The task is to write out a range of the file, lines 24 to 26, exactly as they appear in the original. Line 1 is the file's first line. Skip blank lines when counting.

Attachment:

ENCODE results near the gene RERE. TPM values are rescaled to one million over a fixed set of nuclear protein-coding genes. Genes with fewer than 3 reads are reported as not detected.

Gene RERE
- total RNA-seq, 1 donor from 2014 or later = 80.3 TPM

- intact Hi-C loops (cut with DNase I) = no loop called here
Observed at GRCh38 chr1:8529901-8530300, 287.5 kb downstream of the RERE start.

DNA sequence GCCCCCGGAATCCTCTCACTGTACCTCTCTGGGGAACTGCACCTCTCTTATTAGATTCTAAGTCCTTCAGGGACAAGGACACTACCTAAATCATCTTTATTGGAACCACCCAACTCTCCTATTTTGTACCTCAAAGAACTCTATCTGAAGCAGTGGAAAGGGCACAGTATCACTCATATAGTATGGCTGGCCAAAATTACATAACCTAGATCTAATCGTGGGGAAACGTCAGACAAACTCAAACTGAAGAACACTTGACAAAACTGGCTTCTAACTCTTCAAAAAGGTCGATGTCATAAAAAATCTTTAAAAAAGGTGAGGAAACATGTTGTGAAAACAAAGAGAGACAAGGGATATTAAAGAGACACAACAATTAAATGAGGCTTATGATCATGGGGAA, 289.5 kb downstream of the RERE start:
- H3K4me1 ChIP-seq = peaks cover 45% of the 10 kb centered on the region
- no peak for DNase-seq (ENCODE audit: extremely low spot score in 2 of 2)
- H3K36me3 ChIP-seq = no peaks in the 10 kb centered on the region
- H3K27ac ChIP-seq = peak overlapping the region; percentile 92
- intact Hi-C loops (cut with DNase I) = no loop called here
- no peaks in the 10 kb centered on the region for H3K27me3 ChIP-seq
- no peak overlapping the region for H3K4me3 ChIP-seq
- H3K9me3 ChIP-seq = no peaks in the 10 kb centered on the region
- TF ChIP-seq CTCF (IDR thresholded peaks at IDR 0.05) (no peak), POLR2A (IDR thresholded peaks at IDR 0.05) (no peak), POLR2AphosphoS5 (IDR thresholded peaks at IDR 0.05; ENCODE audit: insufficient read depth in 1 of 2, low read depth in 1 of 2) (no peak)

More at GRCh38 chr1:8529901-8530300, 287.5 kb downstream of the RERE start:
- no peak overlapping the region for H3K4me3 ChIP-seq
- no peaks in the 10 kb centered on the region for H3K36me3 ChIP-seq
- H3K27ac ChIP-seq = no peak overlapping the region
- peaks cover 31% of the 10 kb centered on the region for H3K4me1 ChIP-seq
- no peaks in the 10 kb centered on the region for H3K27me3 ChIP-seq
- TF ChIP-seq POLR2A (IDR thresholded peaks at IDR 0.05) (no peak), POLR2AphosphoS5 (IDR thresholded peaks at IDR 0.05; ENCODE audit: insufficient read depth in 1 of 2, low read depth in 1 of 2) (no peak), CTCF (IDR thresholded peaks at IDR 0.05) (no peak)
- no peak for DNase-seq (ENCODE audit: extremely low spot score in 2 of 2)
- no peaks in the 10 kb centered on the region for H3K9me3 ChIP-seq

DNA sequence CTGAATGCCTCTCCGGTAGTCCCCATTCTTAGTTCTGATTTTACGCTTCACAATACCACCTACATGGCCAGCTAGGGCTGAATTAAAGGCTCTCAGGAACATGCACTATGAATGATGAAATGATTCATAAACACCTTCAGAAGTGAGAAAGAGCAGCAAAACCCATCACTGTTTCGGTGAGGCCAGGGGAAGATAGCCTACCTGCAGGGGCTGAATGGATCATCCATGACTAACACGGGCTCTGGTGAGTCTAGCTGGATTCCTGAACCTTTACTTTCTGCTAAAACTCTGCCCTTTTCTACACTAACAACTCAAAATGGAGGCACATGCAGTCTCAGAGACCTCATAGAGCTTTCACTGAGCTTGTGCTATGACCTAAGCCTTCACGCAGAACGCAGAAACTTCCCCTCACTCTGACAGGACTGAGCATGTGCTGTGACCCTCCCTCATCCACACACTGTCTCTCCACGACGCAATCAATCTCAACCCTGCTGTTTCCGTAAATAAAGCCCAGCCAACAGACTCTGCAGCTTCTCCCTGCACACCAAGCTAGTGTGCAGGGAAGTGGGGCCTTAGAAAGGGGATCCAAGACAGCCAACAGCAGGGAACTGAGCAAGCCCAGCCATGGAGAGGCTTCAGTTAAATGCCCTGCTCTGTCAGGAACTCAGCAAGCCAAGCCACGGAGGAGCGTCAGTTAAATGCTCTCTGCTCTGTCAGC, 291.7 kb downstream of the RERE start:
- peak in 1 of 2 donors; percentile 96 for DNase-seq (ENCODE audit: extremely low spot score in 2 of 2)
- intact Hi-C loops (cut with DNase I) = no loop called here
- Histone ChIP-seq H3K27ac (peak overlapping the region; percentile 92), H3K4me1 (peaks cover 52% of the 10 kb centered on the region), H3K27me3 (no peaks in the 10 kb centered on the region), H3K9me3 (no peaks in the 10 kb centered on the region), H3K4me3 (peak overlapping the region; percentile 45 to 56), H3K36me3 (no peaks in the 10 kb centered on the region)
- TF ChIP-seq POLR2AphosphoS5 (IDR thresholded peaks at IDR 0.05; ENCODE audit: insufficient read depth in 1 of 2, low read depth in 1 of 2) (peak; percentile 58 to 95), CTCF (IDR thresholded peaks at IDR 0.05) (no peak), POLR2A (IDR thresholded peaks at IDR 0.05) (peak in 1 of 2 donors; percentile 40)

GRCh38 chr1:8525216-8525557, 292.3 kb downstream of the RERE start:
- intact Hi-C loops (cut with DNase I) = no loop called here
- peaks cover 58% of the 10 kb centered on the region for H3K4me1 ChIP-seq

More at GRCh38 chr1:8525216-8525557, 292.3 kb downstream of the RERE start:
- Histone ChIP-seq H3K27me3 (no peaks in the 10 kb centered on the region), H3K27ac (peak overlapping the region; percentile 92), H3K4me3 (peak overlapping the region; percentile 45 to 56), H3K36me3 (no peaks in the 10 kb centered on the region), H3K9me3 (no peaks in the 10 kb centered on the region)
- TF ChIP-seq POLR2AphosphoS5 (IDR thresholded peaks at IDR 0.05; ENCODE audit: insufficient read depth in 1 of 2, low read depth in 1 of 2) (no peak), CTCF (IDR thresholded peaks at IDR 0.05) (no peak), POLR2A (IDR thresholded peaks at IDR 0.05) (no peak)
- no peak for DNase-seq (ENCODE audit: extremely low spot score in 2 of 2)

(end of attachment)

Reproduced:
- no peaks in the 10 kb centered on the region for H3K9me3 ChIP-seq

DNA sequence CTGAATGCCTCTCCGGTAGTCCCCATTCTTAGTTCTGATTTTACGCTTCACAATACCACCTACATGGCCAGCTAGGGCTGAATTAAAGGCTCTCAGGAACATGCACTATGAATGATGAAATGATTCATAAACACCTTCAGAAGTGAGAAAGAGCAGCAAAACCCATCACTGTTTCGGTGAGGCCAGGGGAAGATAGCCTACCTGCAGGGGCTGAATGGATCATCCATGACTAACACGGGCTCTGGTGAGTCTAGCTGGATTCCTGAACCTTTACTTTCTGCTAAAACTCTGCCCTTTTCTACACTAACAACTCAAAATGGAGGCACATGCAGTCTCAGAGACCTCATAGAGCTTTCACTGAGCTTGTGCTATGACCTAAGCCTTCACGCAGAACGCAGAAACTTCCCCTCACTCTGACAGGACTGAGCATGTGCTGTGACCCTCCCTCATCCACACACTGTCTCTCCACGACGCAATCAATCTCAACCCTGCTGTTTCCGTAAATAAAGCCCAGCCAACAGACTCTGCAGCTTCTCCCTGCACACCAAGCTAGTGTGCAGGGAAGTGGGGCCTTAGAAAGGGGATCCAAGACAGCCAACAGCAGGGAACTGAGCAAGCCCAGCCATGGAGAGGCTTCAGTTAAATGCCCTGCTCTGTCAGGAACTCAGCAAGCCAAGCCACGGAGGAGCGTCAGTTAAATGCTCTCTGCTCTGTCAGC, 291.7 kb downstream of the RERE start:
- peak in 1 of 2 donors; percentile 96 for DNase-seq (ENCODE audit: extremely low spot score in 2 of 2)